In simple terms, transimpedance uses current feedback rather than voltage feedback in the amplifier gain stage. This allows accurate tracking of complex waveforms, harmonics, and transients, producing a very transparent sound. Transimpedance avoids the irregularities associated with integrated circuit (op-amp) designs—such as slew rate limiting—and the resulting sound is quite different from the typical solid-state sound.
The M101 has a solid, rugged construction and can handle the bumps and knocks of live performance environments. There’s an XLR input jack, a high impedance input jack, three output connectors—XLR balanced, TRS balanced, and TRS unbalanced—a gain control with a separate trim knob (for gain staging), and switches for phantom power and ribbon microphone mode.
In terms of sound quality, the M101 is best described in the words of Grace Design’s founder, Michael Grace:
The M101 is true to Michael Grace’s philosophy, assisted by its transimpedance circuitry, in giving you an extremely clean gain with no discernible coloration. If you connect a neutral mic, for instance, you’ll get a neutral sound. But if you connect a mic with character, then the M101 will retain the character with great detail and will not add very little to it. In other words, the M101 gives you an extremely faithful reproduction of sound with very low noise.
The list price (US MSRP) of $925 offers a relatively affordable option for smaller studios wanting a high-quality, clean preamp that can adapt to a variety of microphones (i.e., with varying impedance) due to its transimpedance circuitry.
The Chandler Limited TG2-500 is a single channel, 500 series rack-mounted microphone preamp that’s built on the classic EMI/Abbey Road British consoles of the 1960s and ’70s. It features the same discrete, transformer-based electronics from Chandler Limited’s earlier TG2 series models.
The TG2-500 has a simple design with controls for course gain, fine (trim) gain, and output (fader) level, and switches for mic vs line input, input impedance selection (300 Ω or 1,200 Ω), phantom power, and phase selection.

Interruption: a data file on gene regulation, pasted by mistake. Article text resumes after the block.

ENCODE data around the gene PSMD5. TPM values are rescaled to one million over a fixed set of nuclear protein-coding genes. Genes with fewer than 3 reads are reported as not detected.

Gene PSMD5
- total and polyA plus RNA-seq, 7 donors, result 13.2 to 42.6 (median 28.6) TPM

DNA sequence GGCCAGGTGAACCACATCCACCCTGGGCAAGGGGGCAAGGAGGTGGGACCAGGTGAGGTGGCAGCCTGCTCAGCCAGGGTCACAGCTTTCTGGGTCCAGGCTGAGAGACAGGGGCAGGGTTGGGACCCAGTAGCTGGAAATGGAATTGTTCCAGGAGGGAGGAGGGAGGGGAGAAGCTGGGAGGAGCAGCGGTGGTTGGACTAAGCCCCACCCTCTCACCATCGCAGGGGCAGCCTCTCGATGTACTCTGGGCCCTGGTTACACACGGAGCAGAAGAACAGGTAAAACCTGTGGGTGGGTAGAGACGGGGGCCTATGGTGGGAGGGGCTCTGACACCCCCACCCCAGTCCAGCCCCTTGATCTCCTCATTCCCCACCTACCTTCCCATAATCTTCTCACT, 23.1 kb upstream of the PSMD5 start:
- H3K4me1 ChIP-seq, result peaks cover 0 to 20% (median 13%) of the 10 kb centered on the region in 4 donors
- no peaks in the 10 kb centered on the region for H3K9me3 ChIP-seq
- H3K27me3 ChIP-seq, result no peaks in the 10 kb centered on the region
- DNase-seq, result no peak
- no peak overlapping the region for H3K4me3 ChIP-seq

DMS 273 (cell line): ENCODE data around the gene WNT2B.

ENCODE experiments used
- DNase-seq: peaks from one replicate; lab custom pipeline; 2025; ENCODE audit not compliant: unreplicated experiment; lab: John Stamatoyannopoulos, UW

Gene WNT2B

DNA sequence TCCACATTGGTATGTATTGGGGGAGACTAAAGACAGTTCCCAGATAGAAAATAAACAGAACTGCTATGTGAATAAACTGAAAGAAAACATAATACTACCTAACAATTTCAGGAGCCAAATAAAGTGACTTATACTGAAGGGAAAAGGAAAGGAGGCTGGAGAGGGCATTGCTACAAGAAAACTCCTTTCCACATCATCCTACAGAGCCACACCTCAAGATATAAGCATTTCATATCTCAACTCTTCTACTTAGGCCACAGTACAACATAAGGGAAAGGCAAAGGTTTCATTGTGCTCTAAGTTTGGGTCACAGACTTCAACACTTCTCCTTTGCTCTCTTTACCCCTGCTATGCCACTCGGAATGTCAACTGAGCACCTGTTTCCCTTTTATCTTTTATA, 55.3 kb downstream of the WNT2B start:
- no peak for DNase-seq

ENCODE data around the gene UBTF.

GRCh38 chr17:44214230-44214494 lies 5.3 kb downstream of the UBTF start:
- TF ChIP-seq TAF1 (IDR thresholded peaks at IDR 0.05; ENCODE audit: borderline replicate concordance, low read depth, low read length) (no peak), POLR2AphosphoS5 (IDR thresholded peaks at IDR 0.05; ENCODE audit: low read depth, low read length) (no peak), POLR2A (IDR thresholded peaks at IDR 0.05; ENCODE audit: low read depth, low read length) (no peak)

The TG2-500 is based on the recording equipment which brought the famous EMI/Abbey Road sound to many rock albums, including The Beatles’ Abbey Road and Pink Floyd’s Dark Side of the Moon. Its sound quality, therefore, can be described as anything but neutral.
It features the mid-range richness, open and airy top-end, and full bottom-end that’s associated with those celebrated albums. Overall, it brings a warm audio sensation and great musicality to your mix.
By balancing the controls for course gain, trim, and fader, it’s fairly easy to achieve the amount of distortion that you’re looking for. Unfortunately, the distortion lacks the richness associated with the analog sounds of valve electronics, but the TG2-500’s distortion character is faithful to the more over-driven distortion found on typical EMI/Abbey Road vocal recordings.
The US retail cost (MSRP) is $995, so although it’s not inexpensive, it may be a small price to pay for those who want to recreate the classic sound character of Abbey Road.
As always, it’s important to consider the whole signal path in your audio production workflow and recognize that microphone preamps can’t fix fundamental issues occurring elsewhere.
Even the best microphone preamps can’t solve inadequacies in your signal path, they can only amplify and alter the sound that’s coming into them from a mic or instrument input.
But by choosing the right microphone preamp, you can significantly improve the sound of your audio production system, either by reducing the overall noise level or altering the character of sound, or both.
In this post, we’ve looked at 7 of the best microphone preamps to help you make the right choice for your audio production workflow.